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Skulls from mass grave in Yaroslavl, Russia, showing traces of violence. Source: Institute of Archaeology, Russian Academy of Sciences

800-Year-Old Russian Mass Grave Illustrates Extreme Mongol Violence

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DNA testing has proven that three people who were found in a mass-grave in Russia dating back 800 years ago belonged to an elite family.

Reading the words ‘Russia’ and ‘mass-grave’ in the same sentence probably leads you to think of the world-shattering events of July 17, 1918, in Yekaterinburg, when a Bolshevik firing squad executed and buried Czar Nicholas II, his wife, Alexandra, the couple’s five children, and four attendants, as detailed in this Smithsonian article. But you’d be wrong in this instance. This grave goes back to the time of the Khans.

A team of researchers from the Moscow Institute of Physics and Technology and the Russian Academy of Sciences Institute of Archaeology  announced the results of their new study at the eighth Alekseyev Readings conference between Aug. 26-28 in Moscow. In a range of DNA testing programs they have proven “close genetic kinship” between three sets of remains recovered from a mass-grave created after the city of Yaroslavl fell to Batu Khan’s machine-like Mongol army and their flames of torture and destruction had blown across Russia in 1238 AD.

Mongol invasion: The massacre in the Russian City Suzdal. The Medieval annal. (Public Domain)

Mongol invasion: The massacre in the Russian City Suzdal. The Medieval annal. ( Public Domain )

Family Matters

The city of Yaroslavl was one of several Russian population centers that was devastated in the early 13th century by Batu Khan's army as he rounded on the Grand Duchy of Vladimir. Many of the corpses found in the mass-graves have been found brutally scarred with traces of extreme violence, including “unhealed piercing and cutting wounds”, according to the scientists in their paper.

Asya Engovatova is deputy director of the Institute of Archaeology, RAS, and head of excavations on the Yaroslavl city archaeological site, and in an article on PHYS.org she is quoted as saying, “we now see the tragedy of one family during the fall of the Russian city in AD 1238.” The DNA samples prove that the three people were a grandmother aged older than 55, her daughter in her mid-30s and a young grandson about 20 years old, and another relative was found to have been “thrown” into a neighboring mass grave .

A Wave of “Cruelty and Destruction”

In 2005, Russian archaeologists excavated beneath the city’s early 13th century ‘Assumption Cathedral’ and unearthed nine mass graves containing the "violently murdered” remains of over 300 people, which, according to the archaeologists, was “much more than in the other ravaged cities.” Engovatova believes this is because Batu Khan's conquest surpassed “any other event in cruelty and destruction” and that chronicle descriptions of a city “drowned in blood” are now established as dark historical facts.

Sacking of Suzdal by Batu Khan in February, 1238. Mongol Invasion of Russia. A miniature from the sixteenth century chronicle. (Public Domain)

Sacking of Suzdal by Batu Khan in February, 1238. Mongol Invasion of Russia. A miniature from the sixteenth century chronicle. ( Public Domain )

One of the mass graves, officially titled No. 76, is located at the center of the inner city citadel. This “shallow-pit” containing the bodies of 15 “high status men, women, and children” and it had been “dug on purpose”, which contradicts the other mass graves, which were mostly found beneath burnt out houses and barns, suggesting these folk had been disposed of “for sanitary reasons.” Tooth decay was more prevalent in these bodies which is caused by diets rich in sugars or carbohydrates, and the archaeologists think they could afford “more honey than their average contemporaries.”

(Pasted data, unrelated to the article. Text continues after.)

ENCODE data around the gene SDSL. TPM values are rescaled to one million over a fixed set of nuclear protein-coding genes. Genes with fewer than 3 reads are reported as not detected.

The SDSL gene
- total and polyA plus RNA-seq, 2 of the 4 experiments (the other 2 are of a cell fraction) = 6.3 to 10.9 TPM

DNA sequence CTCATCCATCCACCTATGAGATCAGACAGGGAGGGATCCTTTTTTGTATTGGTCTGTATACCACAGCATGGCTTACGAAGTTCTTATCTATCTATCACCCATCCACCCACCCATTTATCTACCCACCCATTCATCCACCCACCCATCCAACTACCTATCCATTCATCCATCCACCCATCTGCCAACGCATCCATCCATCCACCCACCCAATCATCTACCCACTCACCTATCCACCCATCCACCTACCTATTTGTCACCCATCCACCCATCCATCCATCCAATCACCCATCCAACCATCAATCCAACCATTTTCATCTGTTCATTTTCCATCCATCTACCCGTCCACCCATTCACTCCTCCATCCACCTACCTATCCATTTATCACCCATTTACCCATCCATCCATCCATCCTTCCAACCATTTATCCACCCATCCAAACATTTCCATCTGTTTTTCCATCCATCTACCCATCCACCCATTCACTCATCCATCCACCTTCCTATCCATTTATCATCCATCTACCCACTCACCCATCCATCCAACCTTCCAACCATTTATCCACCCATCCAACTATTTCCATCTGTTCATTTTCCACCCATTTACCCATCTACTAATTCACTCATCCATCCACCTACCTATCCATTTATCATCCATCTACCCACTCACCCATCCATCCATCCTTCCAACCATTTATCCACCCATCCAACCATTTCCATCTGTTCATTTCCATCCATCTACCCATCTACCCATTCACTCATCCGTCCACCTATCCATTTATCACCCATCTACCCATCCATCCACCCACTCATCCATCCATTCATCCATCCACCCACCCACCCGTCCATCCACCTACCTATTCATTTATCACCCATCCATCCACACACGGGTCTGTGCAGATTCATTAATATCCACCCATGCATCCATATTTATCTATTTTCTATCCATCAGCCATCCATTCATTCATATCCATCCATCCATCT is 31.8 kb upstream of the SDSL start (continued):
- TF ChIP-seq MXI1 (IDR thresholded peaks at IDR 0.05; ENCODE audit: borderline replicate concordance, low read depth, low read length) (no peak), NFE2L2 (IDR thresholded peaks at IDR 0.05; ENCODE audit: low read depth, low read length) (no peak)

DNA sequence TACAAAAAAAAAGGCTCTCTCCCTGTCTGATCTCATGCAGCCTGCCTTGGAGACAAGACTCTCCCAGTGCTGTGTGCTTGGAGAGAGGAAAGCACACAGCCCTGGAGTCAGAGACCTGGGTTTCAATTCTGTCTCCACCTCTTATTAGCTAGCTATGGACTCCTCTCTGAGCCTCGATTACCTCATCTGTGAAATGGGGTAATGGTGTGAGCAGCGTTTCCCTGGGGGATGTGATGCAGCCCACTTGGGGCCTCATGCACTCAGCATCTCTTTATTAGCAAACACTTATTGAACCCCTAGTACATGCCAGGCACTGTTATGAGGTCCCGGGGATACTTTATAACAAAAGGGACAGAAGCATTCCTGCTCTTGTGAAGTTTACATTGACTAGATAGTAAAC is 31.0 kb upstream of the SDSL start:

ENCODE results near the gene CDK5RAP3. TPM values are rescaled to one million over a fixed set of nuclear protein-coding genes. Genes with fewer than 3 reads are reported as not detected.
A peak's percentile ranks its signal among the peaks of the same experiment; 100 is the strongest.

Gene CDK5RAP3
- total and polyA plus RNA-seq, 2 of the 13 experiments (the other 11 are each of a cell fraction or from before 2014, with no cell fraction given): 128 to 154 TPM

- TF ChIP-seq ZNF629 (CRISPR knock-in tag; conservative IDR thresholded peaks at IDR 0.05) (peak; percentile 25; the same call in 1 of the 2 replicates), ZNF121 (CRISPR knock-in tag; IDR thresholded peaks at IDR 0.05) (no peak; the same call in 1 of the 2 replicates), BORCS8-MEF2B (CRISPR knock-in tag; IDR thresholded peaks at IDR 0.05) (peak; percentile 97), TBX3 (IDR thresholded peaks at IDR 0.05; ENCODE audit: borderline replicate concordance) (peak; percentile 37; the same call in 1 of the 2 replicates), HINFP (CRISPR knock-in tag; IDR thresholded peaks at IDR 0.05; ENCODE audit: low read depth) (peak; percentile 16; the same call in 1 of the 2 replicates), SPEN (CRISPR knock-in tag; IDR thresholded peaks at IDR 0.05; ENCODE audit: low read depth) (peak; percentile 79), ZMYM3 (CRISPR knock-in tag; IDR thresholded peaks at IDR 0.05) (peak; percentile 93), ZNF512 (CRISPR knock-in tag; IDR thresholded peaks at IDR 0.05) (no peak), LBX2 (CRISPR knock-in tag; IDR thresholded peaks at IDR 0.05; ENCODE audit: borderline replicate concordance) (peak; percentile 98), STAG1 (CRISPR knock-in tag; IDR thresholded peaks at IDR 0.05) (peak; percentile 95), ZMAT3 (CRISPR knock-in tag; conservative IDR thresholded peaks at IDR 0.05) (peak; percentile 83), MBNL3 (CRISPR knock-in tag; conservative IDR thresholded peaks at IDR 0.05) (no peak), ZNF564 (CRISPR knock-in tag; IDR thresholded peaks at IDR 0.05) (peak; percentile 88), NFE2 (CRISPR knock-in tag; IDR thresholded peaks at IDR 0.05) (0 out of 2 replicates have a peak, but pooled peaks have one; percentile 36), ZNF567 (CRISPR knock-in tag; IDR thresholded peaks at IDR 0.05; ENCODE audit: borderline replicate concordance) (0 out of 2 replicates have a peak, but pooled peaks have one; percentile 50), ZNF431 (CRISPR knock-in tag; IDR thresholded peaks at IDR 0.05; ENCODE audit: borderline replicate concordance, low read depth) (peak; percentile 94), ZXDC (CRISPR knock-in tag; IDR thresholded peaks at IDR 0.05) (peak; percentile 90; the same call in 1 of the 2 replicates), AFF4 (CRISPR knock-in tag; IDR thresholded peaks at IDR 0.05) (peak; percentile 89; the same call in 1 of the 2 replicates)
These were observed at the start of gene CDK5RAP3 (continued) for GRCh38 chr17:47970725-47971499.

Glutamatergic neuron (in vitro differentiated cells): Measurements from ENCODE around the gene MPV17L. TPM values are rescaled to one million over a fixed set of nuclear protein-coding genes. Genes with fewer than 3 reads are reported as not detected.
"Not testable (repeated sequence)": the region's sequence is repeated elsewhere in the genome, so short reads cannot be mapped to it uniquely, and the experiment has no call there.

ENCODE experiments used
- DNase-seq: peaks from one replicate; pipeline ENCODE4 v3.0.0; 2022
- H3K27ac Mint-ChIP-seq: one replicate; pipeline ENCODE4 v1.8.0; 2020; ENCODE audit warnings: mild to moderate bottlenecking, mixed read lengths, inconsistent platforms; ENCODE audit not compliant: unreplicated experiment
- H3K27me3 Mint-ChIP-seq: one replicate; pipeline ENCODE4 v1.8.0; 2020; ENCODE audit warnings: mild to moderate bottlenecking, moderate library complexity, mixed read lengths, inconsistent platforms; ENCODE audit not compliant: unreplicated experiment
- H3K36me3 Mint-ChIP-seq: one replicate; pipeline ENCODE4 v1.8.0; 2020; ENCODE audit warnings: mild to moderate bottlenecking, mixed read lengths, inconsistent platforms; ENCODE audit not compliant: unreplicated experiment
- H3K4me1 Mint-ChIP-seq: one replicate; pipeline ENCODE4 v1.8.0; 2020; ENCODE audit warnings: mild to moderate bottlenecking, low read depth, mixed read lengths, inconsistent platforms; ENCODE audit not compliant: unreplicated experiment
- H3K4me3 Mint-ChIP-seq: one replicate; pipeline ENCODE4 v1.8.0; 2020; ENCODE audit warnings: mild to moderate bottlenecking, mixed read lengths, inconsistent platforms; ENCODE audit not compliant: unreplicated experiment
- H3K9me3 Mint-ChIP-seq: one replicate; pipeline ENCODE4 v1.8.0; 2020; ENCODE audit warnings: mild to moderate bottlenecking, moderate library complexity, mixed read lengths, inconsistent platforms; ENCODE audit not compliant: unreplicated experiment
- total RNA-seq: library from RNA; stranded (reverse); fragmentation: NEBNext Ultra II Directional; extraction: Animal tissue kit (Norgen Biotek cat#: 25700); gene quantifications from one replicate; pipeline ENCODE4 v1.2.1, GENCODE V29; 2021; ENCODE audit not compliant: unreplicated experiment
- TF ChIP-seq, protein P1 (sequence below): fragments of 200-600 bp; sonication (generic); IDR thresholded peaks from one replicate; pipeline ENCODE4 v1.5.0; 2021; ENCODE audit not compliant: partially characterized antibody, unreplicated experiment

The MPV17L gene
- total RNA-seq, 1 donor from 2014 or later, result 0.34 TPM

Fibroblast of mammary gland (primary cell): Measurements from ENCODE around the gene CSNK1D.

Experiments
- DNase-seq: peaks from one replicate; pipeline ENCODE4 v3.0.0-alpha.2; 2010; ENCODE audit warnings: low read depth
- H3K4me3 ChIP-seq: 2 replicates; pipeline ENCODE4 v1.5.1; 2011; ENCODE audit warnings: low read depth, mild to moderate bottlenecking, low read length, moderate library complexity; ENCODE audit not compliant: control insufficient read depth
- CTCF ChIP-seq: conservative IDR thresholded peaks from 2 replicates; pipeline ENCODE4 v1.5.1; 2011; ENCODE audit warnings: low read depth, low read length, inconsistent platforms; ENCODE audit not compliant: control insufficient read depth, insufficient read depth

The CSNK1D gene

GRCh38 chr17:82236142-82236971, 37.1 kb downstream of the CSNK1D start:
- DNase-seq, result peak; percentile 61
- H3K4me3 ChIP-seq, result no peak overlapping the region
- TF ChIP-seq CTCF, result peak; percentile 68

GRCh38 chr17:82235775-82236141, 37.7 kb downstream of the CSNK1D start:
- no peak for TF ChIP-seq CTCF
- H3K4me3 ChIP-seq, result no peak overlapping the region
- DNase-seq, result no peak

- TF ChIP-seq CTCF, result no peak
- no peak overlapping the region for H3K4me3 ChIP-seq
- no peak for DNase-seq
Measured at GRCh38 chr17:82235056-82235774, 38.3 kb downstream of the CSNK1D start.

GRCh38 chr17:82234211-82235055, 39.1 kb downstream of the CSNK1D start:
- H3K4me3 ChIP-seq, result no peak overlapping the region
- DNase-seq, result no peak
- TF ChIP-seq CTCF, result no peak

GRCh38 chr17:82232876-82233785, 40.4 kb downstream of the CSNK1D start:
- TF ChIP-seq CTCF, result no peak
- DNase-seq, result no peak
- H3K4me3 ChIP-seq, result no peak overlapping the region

The location of this grave at the center of the citadel suggests this family were of a higher class than most and confirming this a “hanging seal” was found indicating the family owned a “rich homestead” which was excavated only “3 meters from the grave.”

Blowflies Turned the Scientists’ Key

Identifying the blowfly species found within the rotting human remains, Russian entomologists calculated the “average daily temperature their larvae would reach the observed stage of development”. These results corresponded with environmental conditions associated with late May and early June, telling the researchers that in April or May 1238 AD the flies began multiplying on the humans remains, and that the people were buried late in May or early in June, Engovatova said in the paper.

Left: blowfly larvae found in the mass grave. Right: graphic reconstruction of the individual from burial No. 79. (Sergey Nikitin/Institute of Archaeology, Russian Academy of Sciences)

Left: blowfly larvae found in the mass grave. Right: graphic reconstruction of the individual from burial No. 79. ( Sergey Nikitin/Institute of Archaeology, Russian Academy of Sciences )

Before this study, Russian anthropologists had hypothesized that the buried individuals were related “by epigenetic feature similarities” like the presence of spina bifida, and abnormalities characteristic of inbreeding. These new genetic studies have confirmed the three bodies were members of the “same wealthy, high-ranking family,” Engovatova said, which gives the scientists affirmation that their powers of speculation are bang on and confidence in discussing such matters ‘before’ formal studies begin.

Top Image: Skulls from mass grave in Yaroslavl, Russia, showing traces of violence. Source: Institute of Archaeology, Russian Academy of Sciences

By Ashley Cowie

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